|X Y coordinates of the intersection of two perpendiculars, separated by a space|
Imagine a problem, there is a circle with a radius and there are two perpendicular lines whose intersection point is inside the circle.
They divide the circle into four parts. Question: what are their areas equal to?
Let's simplify the question and try to find out what the area of the shaded figure is equal to?
With due ingenuity and a little thought, this problem can be solved by anyone who knows how to calculate the segment and the area of the circle.
Let's "twist" the image in such a way that the perpendicular lines are parallel to the ordinate and abscissa axes. The area we want to find has not changed from this turn in any way.
This is what we will consider the initial data.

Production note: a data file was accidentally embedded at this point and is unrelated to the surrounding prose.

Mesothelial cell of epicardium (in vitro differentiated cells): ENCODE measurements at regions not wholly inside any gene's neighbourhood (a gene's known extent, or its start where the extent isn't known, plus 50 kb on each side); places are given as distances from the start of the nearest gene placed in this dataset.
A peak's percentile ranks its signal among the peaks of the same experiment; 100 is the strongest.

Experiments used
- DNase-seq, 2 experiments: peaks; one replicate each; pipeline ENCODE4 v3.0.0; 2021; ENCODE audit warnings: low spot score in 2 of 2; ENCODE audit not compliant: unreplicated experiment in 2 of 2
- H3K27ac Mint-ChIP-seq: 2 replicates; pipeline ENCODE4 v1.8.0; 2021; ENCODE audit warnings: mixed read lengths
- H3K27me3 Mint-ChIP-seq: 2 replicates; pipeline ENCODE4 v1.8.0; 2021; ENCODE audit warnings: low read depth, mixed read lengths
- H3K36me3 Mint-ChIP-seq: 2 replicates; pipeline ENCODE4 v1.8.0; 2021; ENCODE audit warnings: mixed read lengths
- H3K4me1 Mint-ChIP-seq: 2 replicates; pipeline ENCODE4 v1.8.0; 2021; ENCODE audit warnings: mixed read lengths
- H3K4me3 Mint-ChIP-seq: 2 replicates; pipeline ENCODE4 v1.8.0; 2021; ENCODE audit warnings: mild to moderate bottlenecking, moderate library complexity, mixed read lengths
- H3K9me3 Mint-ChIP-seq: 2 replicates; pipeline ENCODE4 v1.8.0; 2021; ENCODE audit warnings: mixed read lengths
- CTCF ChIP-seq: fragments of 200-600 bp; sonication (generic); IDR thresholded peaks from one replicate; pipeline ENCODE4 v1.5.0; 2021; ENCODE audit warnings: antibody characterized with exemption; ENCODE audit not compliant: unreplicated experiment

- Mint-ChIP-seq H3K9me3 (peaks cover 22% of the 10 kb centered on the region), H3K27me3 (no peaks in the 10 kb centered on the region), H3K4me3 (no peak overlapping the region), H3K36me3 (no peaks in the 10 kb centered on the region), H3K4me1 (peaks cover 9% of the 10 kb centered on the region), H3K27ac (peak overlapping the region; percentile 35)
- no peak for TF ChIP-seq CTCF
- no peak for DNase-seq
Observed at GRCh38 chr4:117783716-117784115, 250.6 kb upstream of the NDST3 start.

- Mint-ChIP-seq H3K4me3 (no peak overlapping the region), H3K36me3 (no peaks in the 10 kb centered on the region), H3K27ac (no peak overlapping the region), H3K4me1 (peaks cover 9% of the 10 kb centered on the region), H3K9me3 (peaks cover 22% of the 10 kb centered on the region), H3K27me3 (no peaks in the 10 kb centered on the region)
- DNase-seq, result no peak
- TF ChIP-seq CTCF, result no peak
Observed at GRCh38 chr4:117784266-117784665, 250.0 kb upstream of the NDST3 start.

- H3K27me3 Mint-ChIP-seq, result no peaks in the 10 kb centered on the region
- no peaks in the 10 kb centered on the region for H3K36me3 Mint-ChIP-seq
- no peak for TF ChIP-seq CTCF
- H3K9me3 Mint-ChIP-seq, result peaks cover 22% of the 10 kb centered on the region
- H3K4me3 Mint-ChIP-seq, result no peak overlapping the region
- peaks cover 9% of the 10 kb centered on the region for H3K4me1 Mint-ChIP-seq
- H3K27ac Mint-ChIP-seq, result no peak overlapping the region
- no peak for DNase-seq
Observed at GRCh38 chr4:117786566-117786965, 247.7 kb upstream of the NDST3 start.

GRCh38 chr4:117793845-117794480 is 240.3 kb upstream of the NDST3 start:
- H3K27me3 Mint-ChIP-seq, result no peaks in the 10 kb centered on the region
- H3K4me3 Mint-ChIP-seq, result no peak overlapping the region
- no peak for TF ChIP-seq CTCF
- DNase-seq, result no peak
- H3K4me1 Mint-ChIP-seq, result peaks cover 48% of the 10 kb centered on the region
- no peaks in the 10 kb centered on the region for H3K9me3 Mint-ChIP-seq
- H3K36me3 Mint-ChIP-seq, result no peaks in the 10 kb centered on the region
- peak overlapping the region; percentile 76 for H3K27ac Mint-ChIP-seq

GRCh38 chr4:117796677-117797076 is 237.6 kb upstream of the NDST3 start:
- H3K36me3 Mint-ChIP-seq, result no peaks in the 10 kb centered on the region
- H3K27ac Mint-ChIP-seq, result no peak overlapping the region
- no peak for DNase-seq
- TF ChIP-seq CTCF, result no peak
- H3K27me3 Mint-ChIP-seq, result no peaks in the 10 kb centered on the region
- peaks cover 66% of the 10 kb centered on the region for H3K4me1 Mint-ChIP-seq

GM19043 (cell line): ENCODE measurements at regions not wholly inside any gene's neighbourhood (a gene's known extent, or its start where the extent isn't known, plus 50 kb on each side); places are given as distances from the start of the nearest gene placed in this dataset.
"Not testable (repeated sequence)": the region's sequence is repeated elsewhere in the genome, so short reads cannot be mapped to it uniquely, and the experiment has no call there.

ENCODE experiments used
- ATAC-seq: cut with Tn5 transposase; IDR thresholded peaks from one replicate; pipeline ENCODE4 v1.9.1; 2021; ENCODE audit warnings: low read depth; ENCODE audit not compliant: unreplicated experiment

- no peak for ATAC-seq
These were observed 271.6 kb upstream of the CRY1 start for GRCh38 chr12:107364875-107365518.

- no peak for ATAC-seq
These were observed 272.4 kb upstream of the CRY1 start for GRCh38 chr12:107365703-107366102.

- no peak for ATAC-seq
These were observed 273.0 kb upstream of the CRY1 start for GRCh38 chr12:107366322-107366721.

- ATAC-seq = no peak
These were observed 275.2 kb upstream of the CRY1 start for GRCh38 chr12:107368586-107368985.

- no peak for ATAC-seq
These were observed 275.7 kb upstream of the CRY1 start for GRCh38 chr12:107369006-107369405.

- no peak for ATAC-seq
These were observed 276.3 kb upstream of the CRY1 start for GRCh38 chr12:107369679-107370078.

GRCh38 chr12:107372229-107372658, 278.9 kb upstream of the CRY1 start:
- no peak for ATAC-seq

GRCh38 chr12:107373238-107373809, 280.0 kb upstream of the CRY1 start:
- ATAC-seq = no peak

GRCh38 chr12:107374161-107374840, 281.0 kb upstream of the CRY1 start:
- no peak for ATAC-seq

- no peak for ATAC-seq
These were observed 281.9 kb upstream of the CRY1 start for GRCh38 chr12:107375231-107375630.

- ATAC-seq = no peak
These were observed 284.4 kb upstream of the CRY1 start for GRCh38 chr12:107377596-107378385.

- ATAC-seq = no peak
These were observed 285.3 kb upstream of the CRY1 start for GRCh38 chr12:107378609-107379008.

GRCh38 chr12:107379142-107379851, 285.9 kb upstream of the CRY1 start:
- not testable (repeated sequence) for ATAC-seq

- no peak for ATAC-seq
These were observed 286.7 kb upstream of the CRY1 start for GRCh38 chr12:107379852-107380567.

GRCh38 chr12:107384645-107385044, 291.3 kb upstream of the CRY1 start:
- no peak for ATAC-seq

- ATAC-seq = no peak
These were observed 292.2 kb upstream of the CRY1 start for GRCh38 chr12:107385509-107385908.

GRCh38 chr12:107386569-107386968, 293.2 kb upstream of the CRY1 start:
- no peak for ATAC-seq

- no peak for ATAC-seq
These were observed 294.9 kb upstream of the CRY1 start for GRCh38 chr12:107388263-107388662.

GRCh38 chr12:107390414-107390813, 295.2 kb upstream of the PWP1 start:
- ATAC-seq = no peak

Shall we start counting?
\(A\) is the first circular segment whose area we can find.
\(B\) is the second circular segment, which is also easily calculated
\(S\) - this "piece" is included in both the segment \(A\) and the segment \(B\), so it is painted over with brown-green paint.
The area of the pink rectangle \(C\) is calculated as the product of \(x_0*y_0\)
The area shaded in gray on the left side of the circle is calculated as the difference between the area of a quarter of the circle and half of the segment \(A\)
And the area marked with red strokes is calculated as the difference between the area of a quarter of a circle and half of a segment \(B\)
And there was a white, unpainted area equal to a quarter of the area of the circle.
Sum it up?
Group, transfer and get
Now we recall the formulas for the area of a circular segment and a rectangle.
In principle, it is possible to stop there, but we will go deeper in our research
Let's substitute everything into the final formula and get such a "monster"